“It was at that point, I realized what the university fears most is empowered students, students tutored by the land itself, especially in Utah’s erosional landscape of red rocks and rivers, and a bitten horizon that redefines time,” Williams said in an email to the Tribune.

The University of Utah denies they were making Williams retire early. The Tribune notes the university first sought to renegotiate Williams’ contract after she and her husband purchased an oil and gas lease intending to incorporate it into her curriculum. Administrators say the lease purchase, which angered Utah legislators and drilling enthusiasts alike, had no bearing on their decision to renegotiate. Wildermuth said the renegotiation was necessary in order to comply with university human resources. From the Tribune:

“It was something we require of all instructors,” Wildermuth said. “It’s paperwork, arranging a university van for things. It is going through that hurdle. You still have to make sure you are not going to do things that would expose us to liability. We’re tying to have students not travel in private cars to these far-off places. We are making sure we are doing thing as safely as we can.”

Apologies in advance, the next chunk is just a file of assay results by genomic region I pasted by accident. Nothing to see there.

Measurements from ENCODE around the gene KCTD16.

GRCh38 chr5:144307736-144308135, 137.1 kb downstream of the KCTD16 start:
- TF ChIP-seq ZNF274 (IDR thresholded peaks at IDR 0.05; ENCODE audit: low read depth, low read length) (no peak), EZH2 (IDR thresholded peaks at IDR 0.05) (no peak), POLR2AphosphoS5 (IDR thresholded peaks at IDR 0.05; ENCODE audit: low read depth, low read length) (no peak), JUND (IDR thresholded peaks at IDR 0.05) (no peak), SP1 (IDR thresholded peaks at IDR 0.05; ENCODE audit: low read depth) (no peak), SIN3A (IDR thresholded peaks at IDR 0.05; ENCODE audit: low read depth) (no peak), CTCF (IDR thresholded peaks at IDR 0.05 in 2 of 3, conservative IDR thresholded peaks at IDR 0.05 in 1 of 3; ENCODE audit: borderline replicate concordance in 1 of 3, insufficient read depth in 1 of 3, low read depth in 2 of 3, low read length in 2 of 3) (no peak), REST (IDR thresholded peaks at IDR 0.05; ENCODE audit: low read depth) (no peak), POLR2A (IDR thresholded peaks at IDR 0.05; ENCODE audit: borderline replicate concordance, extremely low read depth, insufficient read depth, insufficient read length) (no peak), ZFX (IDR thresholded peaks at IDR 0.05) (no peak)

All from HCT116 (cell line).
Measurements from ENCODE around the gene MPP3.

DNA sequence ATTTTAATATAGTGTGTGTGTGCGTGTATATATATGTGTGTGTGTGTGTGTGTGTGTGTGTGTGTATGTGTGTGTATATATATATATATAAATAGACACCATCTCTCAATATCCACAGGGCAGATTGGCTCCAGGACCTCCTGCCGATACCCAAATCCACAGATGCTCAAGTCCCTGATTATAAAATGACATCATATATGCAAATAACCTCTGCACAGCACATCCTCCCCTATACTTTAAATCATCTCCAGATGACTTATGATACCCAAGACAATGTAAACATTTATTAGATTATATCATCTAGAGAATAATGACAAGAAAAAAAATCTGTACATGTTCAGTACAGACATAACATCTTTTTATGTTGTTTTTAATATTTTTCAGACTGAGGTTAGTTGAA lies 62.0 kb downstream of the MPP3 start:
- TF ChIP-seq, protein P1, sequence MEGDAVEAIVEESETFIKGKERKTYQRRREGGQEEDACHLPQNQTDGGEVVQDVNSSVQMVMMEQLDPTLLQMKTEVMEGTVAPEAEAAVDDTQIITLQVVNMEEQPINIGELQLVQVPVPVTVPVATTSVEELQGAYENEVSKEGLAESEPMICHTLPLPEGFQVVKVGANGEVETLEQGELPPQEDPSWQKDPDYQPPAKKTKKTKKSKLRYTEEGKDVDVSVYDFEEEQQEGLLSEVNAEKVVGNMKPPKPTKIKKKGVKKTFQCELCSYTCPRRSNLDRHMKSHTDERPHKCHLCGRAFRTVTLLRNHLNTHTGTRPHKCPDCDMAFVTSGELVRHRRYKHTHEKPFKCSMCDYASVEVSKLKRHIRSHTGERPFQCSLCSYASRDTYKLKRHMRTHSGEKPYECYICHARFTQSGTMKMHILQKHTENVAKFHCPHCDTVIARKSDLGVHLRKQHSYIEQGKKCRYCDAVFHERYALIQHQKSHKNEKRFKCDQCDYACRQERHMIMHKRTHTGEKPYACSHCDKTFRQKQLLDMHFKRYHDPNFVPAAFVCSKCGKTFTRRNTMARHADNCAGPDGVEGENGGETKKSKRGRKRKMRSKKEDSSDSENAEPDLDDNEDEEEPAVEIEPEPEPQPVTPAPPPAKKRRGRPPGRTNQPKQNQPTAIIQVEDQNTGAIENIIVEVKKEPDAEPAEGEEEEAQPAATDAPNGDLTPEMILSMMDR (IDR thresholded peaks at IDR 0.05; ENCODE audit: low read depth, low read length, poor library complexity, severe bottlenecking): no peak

Administrators emphasized that the course could still have a field component, but Williams believes they are interfering with when, where and how she teaches. “A line was crossed” that made it impossible for her to sign the contact, she said.

Over in Wyoming, according to the Wyoming Business Report, the Laramie Plains Museum board of directors is hosting a “proclamation reception” 4 p.m. Saturday, May 7 at the Alice Hardie Stevens Center (603 Ivinson Street, Laramie, WY) to honor nine women from Wyoming’s history:

A board member at the time, Kim Viner took on the task of reaching out to Wyoming lawmakers during the 2016 budget session to craft a proclamation recognizing the first women jurors, first woman bailiff and first female justice of the peace — the first official governmental acknowledgement. It also recognizes the first woman in the world to cast a ballot — Louisa Gardner Swain. Former Rep. Barbara Cubin, R-Wyoming, introduced a bill which designated Sept. 6 as Louisa Swain Day.